Traditional images of the family gathered around a fireplace sipping drinks and basking in the cozy atmosphere are certainly heartwarming. Turns out, though, fireplaces aren’t that great for warming the rest of the body. Just ask my friend who owns a big 1950s-era home in California’s Marin County.
When she did use her fireplace — which wasn’t often — she had to huddle close to it because the burning logs created an updraft that made the rest of the house colder. Open fireplaces suck cold air through every available gap in doors and windows. This fact wasn’t fully appreciated by 20th-century builders, who also didn’t understand the environmental impact of all that smoke spewing into the atmosphere.
Times have changed, though. Thanks to advancements in other home heating methods, wood-burning fireplaces are on the decline and, in many cases, highly regulated. Marin County now has some of the most stringent fireplace restrictions in the country. It’s now illegal for my friend to use hers.
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What Harm Does a Wood-Burning Fireplace Cause?
According to the Environmental Protection Agency (EPA), a wood fire emits combustion gases like benzene, formaldehyde, acrolein and polycyclic aromatic hydrocarbons (PAH). These sound dangerous, and they are. They can cause burning eyes and runny noses and exacerbate respiratory and heart ailments.
The particulate matter in wood smoke, a form of pollution in its own right, adds to the ill effects, which can include an increased risk of obesity and diabetes.
Beyond the pollution concerns, fireplaces are potential fire hazards. That soothing crackling sound comes from small gas explosions inside the logs that can spew burning embers into the room.
Fireplaces are the second leading cause of fire damage from home heating appliances, according to the National Fire Protection Association. Those embers can also fly from chimneys lacking spark arrestors and potentially start wildfires.
Where Are Wood-Burning Fireplaces Illegal?
Wood is still a major source of heating fuel in much of the United States, but some communities have adopted measures to control its pollution.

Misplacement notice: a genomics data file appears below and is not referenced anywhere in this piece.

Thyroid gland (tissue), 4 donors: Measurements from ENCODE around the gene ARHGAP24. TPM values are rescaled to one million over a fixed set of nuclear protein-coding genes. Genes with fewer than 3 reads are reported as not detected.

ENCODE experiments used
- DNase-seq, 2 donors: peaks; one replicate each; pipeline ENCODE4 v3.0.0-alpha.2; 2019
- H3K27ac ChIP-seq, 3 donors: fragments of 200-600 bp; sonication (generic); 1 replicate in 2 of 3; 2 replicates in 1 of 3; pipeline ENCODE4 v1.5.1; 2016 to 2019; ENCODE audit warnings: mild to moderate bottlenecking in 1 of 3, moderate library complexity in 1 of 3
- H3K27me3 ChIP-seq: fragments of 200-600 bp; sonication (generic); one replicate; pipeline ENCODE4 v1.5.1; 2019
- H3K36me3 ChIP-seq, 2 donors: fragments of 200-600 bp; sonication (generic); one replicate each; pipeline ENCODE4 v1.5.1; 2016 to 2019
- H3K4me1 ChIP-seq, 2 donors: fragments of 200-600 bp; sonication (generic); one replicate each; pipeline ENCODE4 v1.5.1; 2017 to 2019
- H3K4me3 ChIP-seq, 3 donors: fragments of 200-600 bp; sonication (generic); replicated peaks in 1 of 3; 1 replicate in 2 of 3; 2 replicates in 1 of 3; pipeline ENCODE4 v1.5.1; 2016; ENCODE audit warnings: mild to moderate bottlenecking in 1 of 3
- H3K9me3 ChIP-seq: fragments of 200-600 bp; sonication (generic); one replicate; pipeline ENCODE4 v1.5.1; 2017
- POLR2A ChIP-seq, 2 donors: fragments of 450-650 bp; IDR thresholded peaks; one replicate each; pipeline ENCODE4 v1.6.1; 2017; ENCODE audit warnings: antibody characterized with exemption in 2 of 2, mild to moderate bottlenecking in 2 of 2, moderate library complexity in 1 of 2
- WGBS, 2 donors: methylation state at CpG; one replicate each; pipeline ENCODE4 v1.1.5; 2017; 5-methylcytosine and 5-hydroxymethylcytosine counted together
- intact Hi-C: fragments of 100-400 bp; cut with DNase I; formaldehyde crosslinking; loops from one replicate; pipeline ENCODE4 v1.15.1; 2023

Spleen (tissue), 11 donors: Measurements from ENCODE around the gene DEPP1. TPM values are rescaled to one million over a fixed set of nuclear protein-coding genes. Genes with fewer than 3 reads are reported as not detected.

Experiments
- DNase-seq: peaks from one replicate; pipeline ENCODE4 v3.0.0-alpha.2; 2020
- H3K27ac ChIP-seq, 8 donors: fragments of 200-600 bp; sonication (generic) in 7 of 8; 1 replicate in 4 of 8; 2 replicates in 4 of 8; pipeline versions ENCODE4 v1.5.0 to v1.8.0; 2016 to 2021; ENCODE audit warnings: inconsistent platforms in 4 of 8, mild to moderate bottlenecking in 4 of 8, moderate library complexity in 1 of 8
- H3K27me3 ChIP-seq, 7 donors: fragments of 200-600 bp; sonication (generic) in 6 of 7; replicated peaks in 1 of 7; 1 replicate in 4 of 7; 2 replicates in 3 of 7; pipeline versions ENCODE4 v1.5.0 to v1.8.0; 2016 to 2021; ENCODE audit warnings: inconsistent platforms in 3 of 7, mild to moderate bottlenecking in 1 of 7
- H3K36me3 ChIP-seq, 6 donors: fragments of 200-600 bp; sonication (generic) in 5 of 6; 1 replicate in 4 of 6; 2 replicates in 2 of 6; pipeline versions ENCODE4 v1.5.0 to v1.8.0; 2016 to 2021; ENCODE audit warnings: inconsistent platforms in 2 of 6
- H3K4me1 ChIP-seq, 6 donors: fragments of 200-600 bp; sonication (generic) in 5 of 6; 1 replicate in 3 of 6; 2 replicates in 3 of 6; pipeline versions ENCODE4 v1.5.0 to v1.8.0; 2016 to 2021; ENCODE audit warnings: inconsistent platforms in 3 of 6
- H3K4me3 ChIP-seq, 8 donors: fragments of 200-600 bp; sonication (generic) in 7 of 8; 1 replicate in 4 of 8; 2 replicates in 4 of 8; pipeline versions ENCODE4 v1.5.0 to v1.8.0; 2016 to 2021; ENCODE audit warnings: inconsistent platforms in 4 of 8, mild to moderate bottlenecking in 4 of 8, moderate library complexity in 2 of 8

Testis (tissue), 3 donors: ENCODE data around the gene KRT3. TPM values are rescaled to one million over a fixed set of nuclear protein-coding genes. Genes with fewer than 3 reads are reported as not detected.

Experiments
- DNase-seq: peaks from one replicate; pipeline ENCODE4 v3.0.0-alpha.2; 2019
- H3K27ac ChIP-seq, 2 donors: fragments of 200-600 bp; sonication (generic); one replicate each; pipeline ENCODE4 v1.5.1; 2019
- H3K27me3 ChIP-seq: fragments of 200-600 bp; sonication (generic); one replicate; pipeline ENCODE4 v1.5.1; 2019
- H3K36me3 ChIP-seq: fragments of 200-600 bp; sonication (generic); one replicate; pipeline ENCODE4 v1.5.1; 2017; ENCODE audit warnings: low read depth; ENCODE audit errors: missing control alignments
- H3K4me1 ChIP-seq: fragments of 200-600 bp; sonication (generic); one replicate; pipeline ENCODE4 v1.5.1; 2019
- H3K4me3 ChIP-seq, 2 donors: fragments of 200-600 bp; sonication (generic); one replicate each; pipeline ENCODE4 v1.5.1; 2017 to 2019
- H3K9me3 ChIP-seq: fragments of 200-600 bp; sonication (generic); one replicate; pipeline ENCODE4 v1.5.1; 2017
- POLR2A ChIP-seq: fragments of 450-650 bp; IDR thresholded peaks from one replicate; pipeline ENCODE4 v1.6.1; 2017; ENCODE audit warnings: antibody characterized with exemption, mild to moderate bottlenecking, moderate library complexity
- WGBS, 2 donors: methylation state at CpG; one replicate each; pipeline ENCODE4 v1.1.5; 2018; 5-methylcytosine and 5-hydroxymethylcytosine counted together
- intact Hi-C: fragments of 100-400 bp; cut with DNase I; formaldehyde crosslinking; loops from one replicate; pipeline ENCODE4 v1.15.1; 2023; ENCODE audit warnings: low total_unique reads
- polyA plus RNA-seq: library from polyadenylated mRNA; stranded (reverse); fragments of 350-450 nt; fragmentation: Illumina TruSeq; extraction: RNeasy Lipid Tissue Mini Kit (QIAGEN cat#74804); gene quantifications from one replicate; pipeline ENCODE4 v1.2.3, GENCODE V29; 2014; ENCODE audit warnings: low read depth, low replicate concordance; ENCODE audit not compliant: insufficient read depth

Marin County in California and Tacoma-Pierce County in Washington have the strictest measures, prohibiting fireplaces or wood stoves that aren’t EPA-certified. To achieve this, the appliance must emit no more than 2.0 or 2.5 grams of particulate matter per hour through the chimney, depending on the testing protocol.
Building authorities in the San Francisco Bay Area, New York City and the Denver metro forbid the construction of new fireplaces, although Denver will allow them with an EPA Phase II wood-burning insert. In the Bay Area, the prohibition extends also to wood stoves, and wood burning is prohibited on Spare the Air days of high air pollution. Violators can draw $100 to $500 in fines.
Other communities prohibit the sale or installation of non-certified fireplaces and wood stoves. States with such restrictions include Washington, Oregon and Colorado. Communities include Summit County, Colorado; Fairbanks, Alaska; and San Joaquin Valley and the Town of Mammoth Lakes, California
In Oregon, Marin County and Fairbanks, you must remove a non-certified wood stove before you can sell your home.
Can a Wood-Burning Fireplace Be Modified to Make It Legal?
If your home has an old open fireplace or one lacking an EPA-certified insert, there’s no way to convert it and make it legal. Certification happens in the factory and the appliance bears a verifying label. It may be legal to install an EPA Phase II wood-burning fireplace insert in an old fireplace, but local health and fire authorities have the final word.
Some open fireplaces and fireplace inserts are EPA qualified because manufacturers tested them in a voluntary program under the American Society for Testing and Materials (ASTM). This isn’t the same as EPA certification because the standard is not as strict. EPA-qualified wood-burning appliances can’t be used where EPA certification is required.
Wood-Burning Fireplace Alternatives
If your current fireplace is now illegal, you could install a gas or electric fireplace insert. A gas log insert can closely resemble a wood fire and emits few atmospheric pollutants, but you’ll need to run a new gas pipe. An electric stove emits no pollutants at all and requires only an appropriate electrical circuit nearby.
Alcohol gel fuel presents a third alternative. Instead of burning wood, you simply set a can of gel in the appropriate place and light it. Most cans will burn for about three hours. Gel fuel doesn’t provide much heat, but it can provide some of the ambiance you’re looking for.
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